The Queer Rococo of Artist Salman Toor

Photo: Stefan Ruiz

Salman Toor lives, and paints, between worlds — Lahore, Pakistan, where he grew up fascinated with his grandmother’s framed Gainsborough prints and refused, much to the befuddlement of his parents, to draw cars or planes and other things deemed gender appropriate, and New York, where he moved in 2006 after going to Ohio Wesleyan. “I was just completely speechless for the first year because I hadn’t really been to the States, and I was like, ‘What is going on?,’ ” he tells me, laughing, when I arrive at his Bushwick studio with the iced coffee he requested despite its being rather icy out. After Ohio, he got into graduate school at Pratt, where he befuddled his professors with his interest in the rococo (Watteau’s work is among his favorites, but it wasn’t among theirs) and his desire to create himself in the mode of various no-longer-in-fashion canonical painters of 16th- and 17th-century Europe.

Toor is 36, but he looks younger, if less bohemian, than the lanky, curly-haired boy with the extra-long nose who seems to act in many of his paintings as his fairy avatar, passively alive with nervous languor. Toor still holds on to the somewhat posh accent of the private school his prosperous parents sent him to in Lahore (where his father owns a car dealership) and comes across a bit like a gay man of another, more fastidious era when he explains why the legs in his paintings are so skinny and unarticulated: He just likes legs too much and is afraid to lose himself in erotic reverie if he gets too much into painting them. Best to hold back a bit.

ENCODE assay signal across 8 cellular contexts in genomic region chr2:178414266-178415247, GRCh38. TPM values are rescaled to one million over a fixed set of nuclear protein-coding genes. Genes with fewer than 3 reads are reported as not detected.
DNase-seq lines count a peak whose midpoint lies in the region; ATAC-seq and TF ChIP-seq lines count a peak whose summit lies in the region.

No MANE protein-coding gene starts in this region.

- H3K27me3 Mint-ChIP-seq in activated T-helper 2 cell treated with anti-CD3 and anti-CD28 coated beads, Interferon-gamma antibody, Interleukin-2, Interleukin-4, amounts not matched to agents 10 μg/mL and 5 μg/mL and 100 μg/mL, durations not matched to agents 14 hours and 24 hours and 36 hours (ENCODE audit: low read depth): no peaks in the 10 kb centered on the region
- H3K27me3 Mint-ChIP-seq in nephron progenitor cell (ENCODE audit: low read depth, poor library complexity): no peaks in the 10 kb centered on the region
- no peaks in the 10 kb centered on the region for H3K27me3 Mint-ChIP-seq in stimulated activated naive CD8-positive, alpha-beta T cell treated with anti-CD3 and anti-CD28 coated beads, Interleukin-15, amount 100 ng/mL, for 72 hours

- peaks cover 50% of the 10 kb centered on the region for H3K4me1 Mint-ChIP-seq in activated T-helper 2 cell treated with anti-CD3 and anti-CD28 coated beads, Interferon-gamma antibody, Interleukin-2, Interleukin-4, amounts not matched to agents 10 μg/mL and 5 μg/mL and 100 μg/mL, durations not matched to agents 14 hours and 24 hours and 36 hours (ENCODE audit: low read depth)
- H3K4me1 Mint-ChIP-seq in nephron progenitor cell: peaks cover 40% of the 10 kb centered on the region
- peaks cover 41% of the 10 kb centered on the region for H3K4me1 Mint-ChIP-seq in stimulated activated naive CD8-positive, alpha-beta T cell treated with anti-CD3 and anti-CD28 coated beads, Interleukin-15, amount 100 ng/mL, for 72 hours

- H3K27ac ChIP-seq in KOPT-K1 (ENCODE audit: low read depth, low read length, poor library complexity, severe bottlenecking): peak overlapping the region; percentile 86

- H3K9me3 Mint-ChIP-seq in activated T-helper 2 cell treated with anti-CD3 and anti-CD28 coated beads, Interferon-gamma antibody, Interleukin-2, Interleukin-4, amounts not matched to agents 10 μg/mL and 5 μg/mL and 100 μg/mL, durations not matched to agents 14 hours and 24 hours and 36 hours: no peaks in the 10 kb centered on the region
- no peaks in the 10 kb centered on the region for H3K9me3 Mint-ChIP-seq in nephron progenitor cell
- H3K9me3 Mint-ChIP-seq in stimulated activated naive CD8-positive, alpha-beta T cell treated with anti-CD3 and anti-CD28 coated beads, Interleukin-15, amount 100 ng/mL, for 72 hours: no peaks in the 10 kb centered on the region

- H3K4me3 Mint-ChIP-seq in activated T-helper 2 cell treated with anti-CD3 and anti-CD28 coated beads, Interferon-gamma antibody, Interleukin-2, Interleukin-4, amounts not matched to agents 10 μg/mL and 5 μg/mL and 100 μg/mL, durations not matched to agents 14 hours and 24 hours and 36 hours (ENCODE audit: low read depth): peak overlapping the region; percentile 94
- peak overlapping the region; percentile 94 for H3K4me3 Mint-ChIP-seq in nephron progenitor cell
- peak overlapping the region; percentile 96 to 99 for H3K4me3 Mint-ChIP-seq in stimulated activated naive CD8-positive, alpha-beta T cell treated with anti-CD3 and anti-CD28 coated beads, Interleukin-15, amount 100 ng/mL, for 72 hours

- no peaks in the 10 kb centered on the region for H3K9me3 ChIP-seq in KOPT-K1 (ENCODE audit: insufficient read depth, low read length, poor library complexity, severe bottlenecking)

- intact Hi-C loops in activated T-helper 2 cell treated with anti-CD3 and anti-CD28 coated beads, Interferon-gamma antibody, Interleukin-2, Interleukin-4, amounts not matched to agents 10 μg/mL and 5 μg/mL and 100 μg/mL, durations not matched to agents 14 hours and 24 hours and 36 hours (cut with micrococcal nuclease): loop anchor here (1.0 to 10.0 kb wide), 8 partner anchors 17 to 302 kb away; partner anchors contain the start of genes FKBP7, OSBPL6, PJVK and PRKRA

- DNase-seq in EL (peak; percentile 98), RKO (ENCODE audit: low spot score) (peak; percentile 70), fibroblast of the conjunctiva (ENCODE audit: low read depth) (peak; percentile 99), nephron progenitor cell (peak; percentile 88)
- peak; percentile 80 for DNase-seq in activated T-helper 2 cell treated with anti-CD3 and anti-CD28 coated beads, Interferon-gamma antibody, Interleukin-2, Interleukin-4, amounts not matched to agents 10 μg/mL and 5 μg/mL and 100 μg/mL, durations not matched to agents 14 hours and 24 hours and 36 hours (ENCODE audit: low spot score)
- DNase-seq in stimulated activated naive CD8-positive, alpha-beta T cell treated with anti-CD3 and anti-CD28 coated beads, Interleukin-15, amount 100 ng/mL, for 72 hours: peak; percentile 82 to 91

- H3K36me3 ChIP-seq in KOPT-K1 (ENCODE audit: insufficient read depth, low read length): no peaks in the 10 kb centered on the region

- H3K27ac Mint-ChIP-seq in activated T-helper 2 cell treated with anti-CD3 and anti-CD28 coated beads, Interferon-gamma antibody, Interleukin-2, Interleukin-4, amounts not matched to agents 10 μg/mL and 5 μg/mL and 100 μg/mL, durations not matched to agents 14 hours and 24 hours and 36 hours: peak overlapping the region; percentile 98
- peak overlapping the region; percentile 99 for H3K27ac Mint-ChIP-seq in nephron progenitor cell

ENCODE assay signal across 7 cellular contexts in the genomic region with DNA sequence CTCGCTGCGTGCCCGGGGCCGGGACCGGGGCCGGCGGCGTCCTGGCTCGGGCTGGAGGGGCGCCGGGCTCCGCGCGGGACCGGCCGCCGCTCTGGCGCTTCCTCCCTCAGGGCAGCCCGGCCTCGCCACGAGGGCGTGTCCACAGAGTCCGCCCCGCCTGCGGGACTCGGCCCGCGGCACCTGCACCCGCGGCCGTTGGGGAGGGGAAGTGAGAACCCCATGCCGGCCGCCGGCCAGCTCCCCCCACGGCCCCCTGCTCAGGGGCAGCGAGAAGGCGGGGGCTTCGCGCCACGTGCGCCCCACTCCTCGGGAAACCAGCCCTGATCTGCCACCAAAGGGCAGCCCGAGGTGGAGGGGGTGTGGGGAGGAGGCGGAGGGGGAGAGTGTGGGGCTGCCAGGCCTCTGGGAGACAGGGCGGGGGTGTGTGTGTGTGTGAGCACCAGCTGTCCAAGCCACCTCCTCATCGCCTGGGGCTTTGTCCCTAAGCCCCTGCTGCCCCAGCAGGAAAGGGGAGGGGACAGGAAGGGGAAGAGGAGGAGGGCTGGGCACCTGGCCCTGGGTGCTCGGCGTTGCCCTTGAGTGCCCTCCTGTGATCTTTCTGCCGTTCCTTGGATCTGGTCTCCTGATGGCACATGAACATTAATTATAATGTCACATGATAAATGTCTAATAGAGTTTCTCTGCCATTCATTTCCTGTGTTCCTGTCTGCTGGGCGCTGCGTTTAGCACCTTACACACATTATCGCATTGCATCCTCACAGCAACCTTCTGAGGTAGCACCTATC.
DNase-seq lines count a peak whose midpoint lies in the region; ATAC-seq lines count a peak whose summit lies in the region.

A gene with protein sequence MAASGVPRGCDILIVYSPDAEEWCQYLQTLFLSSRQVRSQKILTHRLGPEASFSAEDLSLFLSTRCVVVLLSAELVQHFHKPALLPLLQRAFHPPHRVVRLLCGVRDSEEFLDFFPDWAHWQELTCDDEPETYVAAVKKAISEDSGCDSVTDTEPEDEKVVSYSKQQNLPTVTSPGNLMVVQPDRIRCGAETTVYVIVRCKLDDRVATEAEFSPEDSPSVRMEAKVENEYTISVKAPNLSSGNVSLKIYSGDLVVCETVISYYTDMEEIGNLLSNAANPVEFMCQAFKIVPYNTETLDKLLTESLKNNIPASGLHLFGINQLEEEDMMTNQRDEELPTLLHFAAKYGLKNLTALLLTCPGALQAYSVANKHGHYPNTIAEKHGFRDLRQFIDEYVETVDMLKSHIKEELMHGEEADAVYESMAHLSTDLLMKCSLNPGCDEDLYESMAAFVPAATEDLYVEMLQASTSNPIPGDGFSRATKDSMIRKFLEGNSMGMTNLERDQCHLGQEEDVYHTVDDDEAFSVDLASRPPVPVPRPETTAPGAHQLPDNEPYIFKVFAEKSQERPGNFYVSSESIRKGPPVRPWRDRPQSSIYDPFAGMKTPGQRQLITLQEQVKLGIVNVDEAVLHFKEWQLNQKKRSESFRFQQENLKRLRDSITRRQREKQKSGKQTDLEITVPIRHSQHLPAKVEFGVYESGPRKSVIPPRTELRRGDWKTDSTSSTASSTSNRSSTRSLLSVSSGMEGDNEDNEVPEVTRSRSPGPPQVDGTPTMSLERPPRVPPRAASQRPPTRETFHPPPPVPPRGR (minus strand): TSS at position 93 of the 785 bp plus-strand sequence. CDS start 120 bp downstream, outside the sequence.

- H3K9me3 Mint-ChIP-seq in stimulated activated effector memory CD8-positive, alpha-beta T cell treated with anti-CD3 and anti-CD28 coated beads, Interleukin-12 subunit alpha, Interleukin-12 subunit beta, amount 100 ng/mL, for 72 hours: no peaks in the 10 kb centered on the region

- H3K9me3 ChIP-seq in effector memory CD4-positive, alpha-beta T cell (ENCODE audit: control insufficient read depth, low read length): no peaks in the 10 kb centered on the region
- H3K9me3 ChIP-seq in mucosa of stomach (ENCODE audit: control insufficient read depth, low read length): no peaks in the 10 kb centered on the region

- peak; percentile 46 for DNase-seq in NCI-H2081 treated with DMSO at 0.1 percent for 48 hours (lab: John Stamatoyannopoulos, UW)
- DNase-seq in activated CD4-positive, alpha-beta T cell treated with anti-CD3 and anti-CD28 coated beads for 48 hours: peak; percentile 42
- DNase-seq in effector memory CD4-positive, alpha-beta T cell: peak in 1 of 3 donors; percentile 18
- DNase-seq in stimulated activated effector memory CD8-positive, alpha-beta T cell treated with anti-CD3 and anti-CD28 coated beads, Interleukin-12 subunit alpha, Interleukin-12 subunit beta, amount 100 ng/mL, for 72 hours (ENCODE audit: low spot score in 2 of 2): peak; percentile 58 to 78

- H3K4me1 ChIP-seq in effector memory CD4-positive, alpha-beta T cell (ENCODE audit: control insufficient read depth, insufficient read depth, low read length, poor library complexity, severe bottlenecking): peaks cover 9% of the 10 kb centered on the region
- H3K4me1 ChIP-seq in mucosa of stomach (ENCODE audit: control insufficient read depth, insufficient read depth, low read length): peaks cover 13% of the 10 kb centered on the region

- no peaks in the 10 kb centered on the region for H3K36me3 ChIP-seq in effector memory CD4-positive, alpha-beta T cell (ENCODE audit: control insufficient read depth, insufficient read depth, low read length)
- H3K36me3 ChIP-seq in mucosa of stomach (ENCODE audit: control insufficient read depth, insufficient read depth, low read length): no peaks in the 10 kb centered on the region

Up until three or so years ago, Toor had been making what he calls “very academic kind of work” — bloodless and careful — which was bought by mostly South Asian collectors. Then, on a whim, he decided to do something different, something loopier, just to decorate his apartment. These were scenes of joy and fey disquiet very much like the queer life he’d created for himself in New York. His gallery at the time — Aicon in NoHo — wasn’t convinced at first, but images of the work, which is very Instagrammable but far more interesting in person, went viral.

The Whitney invited him to his first solo museum exhibition six months ago (the opening was scheduled for this month, but is on hold now until the pandemic ends). Some of the paintings, of family and immigration inspections and what appears to be a gay bashing, were done in his studio in Lahore. He reconstructs everything entirely from memory, which is why something like a car doesn’t look very much like an actual car, but when he paints a boy dancing or staring into his phone, it couldn’t feel more real. And then there are the paintings of life in New York, made in New York, which are cozy and quietly heroic in a way but still unsettled.

I ask him why the hands are often different colors and the noses extra long. He references Pinocchio: “It’s that they’re different parts that are put together to make this person who is maybe relatable and nice and moral — but in the fairy-tale language of a marionette.”

Salman Toor’s “How Will I Know” was delayed by the pandemic, but finally opened November 13th.

*A version of this article appears in the March 16, 2020, issue of New York Magazine. Subscribe Now!

Salman Toor’s Queer Rococo